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Hamlet (1948) Review


Very Good
This Hamlet, a Best Picture winner, unfortunately stands as one of the stagier productions of the famous play. Gone are (among other scenes) Rosencrantz and Guildenstern; in their stead we get more of Laurence Olivier, who also directed, as the put-upon prince of Denmark. Olivier chews scenery with the best of them, playing the tights-clad Hamlet as a sort of prissy boy who'd probably rather be eating grapes. Olivier's direction is problematic, too, jerky and obvious, drawing your attention to the constant camera pans and away from the action. Still, a solid rendition if the classic play, though not really deserving of its platitudes. (At least, not any more.)

Treasure Island (1950) Review


Good
Yo ho ho and a bottle of old school Disney!

When you think of Long John Silver, Robert Newton immediately jumps to mind -- not just the winking scowl, but that crackling har har har mates! voice, too.

Continue reading: Treasure Island (1950) Review

Hamlet (1948) Review


Very Good
This Hamlet, a Best Picture winner, unfortunately stands as one of the stagier productions of the famous play. Gone are (among other scenes) Rosencrantz and Guildenstern; in their stead we get more of Laurence Olivier, who also directed, as the put-upon prince of Denmark. Olivier chews scenery with the best of them, playing the tights-clad Hamlet as a sort of prissy boy who'd probably rather be eating grapes. Olivier's direction is problematic, too, jerky and obvious, drawing your attention to the constant camera pans and away from the action. Still, a solid rendition if the classic play, though not really deserving of its platitudes. (At least, not any more.)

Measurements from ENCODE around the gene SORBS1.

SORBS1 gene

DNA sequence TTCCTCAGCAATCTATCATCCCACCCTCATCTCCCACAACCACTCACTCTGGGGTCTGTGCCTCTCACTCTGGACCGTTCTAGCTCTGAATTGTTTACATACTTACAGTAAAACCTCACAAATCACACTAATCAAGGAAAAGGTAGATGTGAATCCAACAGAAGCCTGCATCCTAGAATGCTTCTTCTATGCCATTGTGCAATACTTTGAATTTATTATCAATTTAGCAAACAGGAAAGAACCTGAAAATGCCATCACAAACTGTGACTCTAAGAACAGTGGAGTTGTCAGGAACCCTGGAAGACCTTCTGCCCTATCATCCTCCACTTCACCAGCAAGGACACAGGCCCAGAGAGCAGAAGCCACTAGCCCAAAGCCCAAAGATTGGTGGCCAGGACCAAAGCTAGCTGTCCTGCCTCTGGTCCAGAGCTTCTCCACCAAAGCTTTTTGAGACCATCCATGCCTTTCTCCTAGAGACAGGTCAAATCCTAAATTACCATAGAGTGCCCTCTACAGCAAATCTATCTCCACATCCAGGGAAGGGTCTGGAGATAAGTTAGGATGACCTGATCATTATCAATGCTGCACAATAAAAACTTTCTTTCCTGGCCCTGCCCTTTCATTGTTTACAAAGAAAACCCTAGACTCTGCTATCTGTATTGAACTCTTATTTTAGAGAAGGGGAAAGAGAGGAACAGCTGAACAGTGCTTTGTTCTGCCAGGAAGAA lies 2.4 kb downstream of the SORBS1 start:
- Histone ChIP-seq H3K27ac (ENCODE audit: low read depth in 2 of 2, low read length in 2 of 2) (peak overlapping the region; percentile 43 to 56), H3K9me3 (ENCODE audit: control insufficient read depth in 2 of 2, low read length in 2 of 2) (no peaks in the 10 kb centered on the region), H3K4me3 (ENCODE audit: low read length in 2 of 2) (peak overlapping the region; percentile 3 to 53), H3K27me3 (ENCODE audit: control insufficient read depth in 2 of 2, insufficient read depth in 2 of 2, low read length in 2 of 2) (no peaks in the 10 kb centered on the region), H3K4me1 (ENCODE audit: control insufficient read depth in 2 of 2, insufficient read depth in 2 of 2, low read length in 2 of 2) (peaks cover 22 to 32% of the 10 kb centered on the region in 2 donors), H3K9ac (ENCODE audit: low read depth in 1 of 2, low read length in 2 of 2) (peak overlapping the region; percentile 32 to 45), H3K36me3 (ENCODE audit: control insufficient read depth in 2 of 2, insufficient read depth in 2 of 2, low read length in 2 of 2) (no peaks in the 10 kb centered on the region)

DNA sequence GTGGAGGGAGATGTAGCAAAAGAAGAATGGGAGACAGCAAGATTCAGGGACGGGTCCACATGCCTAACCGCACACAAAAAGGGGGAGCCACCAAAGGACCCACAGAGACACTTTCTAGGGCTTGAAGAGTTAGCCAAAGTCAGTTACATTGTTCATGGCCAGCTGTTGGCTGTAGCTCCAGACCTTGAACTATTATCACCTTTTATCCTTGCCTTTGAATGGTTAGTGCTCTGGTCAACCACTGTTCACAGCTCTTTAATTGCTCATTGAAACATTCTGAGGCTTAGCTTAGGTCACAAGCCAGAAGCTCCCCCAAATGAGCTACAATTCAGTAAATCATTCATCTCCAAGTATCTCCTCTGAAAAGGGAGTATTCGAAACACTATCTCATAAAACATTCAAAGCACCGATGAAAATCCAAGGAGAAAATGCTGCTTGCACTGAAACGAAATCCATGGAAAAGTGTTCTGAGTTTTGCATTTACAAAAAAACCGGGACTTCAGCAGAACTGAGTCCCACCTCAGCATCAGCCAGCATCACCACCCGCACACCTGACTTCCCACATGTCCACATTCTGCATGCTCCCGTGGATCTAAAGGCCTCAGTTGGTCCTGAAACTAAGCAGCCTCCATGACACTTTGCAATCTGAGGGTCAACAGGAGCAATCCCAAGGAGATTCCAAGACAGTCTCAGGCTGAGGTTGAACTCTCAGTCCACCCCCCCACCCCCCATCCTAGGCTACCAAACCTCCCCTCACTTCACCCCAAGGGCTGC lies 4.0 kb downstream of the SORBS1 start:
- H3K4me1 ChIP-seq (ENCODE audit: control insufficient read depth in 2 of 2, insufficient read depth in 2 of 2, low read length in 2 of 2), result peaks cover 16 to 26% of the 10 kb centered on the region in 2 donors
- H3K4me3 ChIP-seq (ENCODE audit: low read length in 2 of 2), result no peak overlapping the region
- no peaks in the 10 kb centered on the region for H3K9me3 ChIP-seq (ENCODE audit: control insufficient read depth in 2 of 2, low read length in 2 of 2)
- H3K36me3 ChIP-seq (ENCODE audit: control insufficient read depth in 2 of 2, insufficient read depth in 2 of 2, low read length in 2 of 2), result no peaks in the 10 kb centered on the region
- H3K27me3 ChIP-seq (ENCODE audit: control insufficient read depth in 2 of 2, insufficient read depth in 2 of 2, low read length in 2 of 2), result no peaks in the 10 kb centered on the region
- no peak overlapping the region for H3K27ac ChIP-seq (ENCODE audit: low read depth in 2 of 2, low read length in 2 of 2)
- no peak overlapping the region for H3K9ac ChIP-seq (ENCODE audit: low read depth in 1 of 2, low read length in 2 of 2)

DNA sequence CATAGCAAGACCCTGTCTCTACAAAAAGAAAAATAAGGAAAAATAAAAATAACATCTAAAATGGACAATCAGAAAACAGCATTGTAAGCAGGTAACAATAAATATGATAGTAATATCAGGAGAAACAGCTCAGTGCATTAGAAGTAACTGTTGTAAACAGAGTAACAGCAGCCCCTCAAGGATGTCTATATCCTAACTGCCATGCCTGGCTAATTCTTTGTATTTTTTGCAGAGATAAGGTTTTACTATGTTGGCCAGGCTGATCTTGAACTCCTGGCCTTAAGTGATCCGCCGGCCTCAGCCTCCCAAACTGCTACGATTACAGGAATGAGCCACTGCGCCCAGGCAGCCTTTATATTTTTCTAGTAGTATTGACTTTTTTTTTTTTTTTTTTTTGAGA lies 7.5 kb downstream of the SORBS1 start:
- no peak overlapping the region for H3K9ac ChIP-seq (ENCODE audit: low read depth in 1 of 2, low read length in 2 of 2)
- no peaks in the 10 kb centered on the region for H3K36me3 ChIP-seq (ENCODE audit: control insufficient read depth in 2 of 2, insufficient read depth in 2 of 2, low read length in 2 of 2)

Around The World In Eighty Days (1956) Review


Excellent
I love movies based on bets: Around the World in 80 Days is a three-hour adventure, packed with celebrity cameos (hundreds of 'em, literally), and bearing a remarkably descriptive title. This celebrated picture gives us David Niven as the inimitable Phileas Fogg, an English gentleman who accepts a wager that bets he can't travel around the world in 80 days. Setting off by balloon, ship, and train, Fogg's travels (with manservant Passepartout (Cantinflas)) takes him on a journey that was truly epic for its era. Still, it doesn't look like he's going to make it at first: one hour into the movie, he's still in Spain, at one of the longest and least interesting bullfights put on film. The cast of thousands and absurb scenarios overcomes the overlong oddities in the movie: Producer Michael Todd won the Best Picture Oscar for this, his first feature film, before dying in a plane crash two years later. Too bad so many of the stars appearing in the film are unrecognizable by today's audiences.
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